There is only one cause of scarlet fever – the bacterium called Group A Streptococcus, or “strep”. This bacteria lives in people’s noses and throats and can be spread by coming into contact with nasal secretions, skin, or airborne saliva droplets of those who are infected. The incubation period – or the time between exposure to the bacteria and symptom development – can range from two to five days. The rash can form before other symptoms appear or after. (x)

While there is only one cause of scarlet fever, several factors can put a person at risk of catching it.

Age

School-aged children between the ages of 5 and 15 are most susceptible to infection by strep. Easily spread through crowded classrooms among a population with immune systems that are still developing, children contract scarlet fever far more often than adults. In addition, younger children who live with school-aged children are also at a greater risk. Studies show that rates of scarlet fever increase during the school year and coincide with cooler outdoor air temperatures. (x)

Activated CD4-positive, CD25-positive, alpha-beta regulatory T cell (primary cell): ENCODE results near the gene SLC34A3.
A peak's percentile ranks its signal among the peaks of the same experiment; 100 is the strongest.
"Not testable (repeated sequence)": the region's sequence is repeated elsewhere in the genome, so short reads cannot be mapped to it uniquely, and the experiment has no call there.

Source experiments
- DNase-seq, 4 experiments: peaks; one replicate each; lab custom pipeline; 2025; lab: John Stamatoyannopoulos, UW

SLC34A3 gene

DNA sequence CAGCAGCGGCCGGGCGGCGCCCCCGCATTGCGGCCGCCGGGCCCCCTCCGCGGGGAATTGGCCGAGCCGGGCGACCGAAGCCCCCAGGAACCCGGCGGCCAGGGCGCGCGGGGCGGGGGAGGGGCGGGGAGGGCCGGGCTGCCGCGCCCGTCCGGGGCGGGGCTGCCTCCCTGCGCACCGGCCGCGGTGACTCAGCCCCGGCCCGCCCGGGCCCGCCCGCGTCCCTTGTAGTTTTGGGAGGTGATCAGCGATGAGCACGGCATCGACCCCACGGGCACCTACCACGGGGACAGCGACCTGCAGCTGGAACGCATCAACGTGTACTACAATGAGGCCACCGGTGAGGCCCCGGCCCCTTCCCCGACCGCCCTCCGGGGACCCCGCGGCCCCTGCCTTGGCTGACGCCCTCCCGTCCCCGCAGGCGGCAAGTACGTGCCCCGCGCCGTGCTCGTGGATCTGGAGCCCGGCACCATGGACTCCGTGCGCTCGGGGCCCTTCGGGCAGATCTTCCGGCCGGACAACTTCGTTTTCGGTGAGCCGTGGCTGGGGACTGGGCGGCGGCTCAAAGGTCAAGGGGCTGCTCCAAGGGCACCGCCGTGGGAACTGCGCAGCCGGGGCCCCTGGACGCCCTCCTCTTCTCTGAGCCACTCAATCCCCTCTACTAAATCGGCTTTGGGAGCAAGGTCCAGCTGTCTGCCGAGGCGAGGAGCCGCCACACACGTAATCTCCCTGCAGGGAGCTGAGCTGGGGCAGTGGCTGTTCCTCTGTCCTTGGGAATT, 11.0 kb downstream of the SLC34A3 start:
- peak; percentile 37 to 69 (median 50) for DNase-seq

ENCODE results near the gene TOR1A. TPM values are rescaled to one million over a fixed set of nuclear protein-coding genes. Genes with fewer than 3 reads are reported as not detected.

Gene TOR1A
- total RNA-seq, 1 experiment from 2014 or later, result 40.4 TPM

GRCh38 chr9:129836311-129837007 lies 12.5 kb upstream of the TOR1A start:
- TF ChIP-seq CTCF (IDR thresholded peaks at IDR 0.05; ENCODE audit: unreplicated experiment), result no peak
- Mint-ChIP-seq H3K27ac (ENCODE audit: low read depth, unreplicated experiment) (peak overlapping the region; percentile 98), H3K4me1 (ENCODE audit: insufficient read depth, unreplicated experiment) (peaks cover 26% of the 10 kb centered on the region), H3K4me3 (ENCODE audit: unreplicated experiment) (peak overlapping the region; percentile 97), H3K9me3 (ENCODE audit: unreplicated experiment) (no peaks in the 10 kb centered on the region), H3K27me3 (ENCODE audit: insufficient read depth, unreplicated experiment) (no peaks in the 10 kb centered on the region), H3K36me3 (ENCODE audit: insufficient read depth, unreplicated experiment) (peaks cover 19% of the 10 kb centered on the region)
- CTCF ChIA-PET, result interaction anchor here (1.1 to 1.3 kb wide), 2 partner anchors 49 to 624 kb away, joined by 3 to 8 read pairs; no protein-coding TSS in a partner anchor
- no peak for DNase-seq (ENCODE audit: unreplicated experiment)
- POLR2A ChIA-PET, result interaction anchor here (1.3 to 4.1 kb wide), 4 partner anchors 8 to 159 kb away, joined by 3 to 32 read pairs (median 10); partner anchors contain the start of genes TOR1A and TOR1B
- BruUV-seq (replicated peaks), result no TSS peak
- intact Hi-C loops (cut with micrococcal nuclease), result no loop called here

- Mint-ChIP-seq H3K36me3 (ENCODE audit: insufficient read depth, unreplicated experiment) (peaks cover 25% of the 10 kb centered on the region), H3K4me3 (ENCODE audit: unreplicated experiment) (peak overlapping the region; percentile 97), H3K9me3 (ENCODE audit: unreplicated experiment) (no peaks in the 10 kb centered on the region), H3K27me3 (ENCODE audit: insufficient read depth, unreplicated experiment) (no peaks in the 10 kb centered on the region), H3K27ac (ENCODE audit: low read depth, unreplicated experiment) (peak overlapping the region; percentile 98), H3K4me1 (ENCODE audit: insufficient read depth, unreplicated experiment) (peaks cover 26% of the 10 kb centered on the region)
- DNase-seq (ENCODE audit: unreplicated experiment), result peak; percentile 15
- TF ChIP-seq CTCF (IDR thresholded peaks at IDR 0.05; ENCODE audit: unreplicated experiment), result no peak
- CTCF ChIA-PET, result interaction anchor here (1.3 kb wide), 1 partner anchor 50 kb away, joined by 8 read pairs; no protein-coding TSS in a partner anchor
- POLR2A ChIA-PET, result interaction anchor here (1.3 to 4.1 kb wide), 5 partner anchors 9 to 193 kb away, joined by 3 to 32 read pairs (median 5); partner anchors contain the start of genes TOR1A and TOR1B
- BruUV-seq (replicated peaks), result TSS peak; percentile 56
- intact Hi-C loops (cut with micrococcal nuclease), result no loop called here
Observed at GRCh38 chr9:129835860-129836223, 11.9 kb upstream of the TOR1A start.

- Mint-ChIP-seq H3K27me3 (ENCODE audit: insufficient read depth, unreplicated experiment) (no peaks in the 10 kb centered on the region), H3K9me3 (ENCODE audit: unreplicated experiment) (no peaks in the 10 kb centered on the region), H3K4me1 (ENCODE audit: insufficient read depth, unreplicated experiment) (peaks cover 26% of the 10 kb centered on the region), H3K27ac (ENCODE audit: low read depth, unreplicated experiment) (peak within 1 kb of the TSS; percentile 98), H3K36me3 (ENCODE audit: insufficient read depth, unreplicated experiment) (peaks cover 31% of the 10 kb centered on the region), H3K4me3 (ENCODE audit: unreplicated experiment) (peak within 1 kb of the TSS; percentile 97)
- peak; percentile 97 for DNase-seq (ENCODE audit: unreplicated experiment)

Impetigo

Strep A can also cause another type of infection called impetigo. Impetigo, which also afflicts children more often than adults, occurs when the bacteria enters the skin through a cut, scrape, or insect bite and causes open, crusted sores. Sometimes, impetigo can lead to a scarlet fever infection. (x)

Treatment of Scarlet Fever

Antibiotics